NSW Police signs five-year, $55m deal with IBM

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NSW Police signs five-year, $55m deal with IBM

Bundles up support and taps into new products.

The NSW police force has consolidated a handful of existing support deals with IBM into one mega-contract that also gives it the ability to tap into other software within the tech giant's product suite.

The so-called 'Topaz 2' agreement runs until June 30 2021 and is worth $55 million.

While the force declined to provide detail on the deal, citing confidentiality, it revealed the contract bundles up previous maintenance and support agreements NSW Police has long had with IBM.

The force is a big user of the technology giant's products, spanning storage, intelligence, security, database, messaging and analytics products. Its core COPS operational policing system also sits on an IBM mainframe.

NSW Police needs to support this mainframe as it works through its complex replacement of the COPS system.

It has been working to modernise COPS since an initial funding injection in 2013, and has split up the program into two to reduce some of the risk and impact on the organisation. Accenture was last month tasked with building a proof-of-concept solution for what the force is calling NewCOPS.

However, the new IBM contract also builds on this existing relationship to give NSW Police access to certain other software within IBM's product portfolio that the force may want to use in future projects.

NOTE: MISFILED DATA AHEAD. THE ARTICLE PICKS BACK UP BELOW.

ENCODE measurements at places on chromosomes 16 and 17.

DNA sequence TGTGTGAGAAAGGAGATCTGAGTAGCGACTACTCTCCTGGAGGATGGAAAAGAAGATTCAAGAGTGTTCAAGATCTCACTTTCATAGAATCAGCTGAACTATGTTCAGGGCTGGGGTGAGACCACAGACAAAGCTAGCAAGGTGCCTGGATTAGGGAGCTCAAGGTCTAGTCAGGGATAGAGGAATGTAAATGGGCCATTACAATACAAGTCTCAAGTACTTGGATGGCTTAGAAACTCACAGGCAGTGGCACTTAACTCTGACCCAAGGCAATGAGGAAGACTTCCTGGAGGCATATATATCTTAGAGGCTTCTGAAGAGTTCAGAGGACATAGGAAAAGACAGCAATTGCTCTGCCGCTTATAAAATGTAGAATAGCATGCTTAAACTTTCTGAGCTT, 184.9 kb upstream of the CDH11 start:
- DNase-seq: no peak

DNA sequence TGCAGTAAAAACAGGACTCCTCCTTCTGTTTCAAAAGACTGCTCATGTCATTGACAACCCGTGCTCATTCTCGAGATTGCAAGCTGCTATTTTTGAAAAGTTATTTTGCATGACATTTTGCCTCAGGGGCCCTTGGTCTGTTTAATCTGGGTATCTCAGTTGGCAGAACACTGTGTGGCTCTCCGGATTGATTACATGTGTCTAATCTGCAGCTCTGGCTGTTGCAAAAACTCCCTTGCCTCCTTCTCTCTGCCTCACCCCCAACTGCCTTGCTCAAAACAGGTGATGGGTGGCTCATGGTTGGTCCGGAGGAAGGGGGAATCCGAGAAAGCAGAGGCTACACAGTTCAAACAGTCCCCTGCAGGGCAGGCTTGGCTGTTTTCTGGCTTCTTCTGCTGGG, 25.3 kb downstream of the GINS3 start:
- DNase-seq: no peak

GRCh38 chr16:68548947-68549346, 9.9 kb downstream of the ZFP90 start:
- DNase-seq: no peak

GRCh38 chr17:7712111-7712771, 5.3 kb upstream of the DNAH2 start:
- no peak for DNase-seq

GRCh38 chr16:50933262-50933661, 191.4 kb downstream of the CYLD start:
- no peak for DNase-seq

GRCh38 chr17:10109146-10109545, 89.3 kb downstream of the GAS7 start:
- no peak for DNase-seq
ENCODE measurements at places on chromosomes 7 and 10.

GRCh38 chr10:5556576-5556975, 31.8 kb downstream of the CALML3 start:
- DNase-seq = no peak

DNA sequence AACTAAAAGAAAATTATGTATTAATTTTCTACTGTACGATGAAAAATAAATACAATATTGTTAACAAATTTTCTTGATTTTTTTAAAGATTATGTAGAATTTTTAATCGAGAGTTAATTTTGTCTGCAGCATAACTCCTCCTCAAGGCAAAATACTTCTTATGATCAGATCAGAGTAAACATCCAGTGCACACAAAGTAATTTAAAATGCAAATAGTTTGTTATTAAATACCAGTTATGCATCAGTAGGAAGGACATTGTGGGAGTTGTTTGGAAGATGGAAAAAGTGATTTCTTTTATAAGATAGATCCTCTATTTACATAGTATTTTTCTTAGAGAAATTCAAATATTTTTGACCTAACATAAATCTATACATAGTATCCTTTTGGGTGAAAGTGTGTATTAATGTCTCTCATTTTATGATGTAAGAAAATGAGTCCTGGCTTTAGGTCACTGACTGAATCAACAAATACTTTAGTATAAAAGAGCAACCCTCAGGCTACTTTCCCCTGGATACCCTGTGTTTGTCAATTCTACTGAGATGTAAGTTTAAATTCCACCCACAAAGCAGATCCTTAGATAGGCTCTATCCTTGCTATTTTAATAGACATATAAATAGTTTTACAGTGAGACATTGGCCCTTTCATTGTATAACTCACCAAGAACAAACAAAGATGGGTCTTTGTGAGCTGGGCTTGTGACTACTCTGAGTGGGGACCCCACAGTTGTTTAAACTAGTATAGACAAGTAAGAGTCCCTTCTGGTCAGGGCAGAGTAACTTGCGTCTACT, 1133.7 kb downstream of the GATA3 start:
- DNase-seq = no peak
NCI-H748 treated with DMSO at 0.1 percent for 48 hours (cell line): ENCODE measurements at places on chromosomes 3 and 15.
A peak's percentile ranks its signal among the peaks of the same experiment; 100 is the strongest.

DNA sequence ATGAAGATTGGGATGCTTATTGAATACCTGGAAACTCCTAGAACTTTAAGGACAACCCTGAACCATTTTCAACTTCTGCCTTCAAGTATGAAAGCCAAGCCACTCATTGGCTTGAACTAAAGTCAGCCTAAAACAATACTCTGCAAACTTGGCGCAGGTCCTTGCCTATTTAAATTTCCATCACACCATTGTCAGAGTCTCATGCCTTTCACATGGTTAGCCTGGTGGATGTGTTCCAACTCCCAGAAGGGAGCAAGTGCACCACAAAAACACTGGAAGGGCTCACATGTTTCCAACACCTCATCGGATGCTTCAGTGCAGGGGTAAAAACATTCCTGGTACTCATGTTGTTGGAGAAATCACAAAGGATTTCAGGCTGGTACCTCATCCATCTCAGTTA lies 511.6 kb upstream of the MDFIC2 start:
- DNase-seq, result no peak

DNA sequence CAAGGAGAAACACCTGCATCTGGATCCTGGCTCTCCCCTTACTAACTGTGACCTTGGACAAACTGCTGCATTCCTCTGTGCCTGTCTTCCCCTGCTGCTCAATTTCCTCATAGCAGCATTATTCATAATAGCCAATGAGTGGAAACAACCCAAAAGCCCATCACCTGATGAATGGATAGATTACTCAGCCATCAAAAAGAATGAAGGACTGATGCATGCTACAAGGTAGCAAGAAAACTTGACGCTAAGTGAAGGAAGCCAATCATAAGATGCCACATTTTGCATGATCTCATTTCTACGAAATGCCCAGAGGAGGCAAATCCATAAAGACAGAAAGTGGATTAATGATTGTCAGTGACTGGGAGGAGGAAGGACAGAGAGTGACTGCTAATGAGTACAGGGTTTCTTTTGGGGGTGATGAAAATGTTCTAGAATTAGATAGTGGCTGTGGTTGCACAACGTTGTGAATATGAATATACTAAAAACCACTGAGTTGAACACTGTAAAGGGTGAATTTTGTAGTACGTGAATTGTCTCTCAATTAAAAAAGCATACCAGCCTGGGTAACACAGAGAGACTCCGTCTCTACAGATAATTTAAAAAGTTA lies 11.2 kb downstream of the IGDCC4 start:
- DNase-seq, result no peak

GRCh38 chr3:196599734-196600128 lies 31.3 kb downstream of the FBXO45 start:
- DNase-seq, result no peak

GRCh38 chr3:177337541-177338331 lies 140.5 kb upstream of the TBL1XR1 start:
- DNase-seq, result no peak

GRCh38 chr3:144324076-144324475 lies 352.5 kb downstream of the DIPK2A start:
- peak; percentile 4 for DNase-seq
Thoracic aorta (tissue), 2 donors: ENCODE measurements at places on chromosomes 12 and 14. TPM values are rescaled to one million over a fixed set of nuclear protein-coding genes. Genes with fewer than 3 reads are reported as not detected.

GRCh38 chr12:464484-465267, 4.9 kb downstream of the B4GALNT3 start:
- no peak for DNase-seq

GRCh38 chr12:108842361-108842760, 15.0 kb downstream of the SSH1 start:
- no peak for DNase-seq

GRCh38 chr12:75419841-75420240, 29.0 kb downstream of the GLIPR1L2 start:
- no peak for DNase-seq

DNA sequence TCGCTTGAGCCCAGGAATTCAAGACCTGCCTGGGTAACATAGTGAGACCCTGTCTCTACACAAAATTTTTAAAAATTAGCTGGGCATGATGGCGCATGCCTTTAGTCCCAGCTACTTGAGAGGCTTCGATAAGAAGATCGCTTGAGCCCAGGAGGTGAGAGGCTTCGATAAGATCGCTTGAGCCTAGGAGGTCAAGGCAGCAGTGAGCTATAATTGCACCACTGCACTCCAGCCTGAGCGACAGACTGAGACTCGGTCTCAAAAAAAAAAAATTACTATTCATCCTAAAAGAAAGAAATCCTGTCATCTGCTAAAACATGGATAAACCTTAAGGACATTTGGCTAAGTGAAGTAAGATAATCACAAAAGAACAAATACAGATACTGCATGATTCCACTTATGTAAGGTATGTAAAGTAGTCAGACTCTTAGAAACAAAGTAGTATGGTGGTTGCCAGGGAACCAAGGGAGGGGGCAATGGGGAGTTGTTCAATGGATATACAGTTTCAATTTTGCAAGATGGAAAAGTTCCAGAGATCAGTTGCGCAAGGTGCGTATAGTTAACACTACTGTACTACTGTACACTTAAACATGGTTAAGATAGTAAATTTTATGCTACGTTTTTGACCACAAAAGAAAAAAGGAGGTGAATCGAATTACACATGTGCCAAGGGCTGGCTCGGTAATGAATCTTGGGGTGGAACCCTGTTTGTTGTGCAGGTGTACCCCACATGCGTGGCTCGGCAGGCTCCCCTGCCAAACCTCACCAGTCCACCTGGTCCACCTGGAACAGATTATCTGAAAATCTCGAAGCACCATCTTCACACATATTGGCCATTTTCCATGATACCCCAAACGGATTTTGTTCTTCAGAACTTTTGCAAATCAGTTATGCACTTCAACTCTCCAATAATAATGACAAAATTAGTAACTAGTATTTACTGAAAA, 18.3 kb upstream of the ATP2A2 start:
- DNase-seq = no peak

NSW Police declined to detail any specific products, beyond indicating an interest in analytics, security, and storage, due to security concerns.

CIO Chris Robson did however say that managing increasing storage demands driven by greater use of video and multimedia technologies had been a key driver behind the new contract.

"IBM Cloud Object Storage is available to NSWPF under the agreement," he told iTnews.

"This will assist NSWPF to manage storage demands arising from mobile devices, body worn video, in-vehicle recording technology and digital evidence."

Broadly he said the agreement would help the force "adapt and innovate" to keep ahead of both criminal and security threats.

"Adapting quickly to the changing nature of criminal activity is key. The agreement enables NSWPF to evolve the mix of hardware/software and services as our needs change during the life of the agreement," Robson said.

"Using IBM platforms for analytics, security solutions and storage will provide NSWPF with the ability to identify and respond more quickly and efficiently to criminal incidents and to better protect officers and the community."

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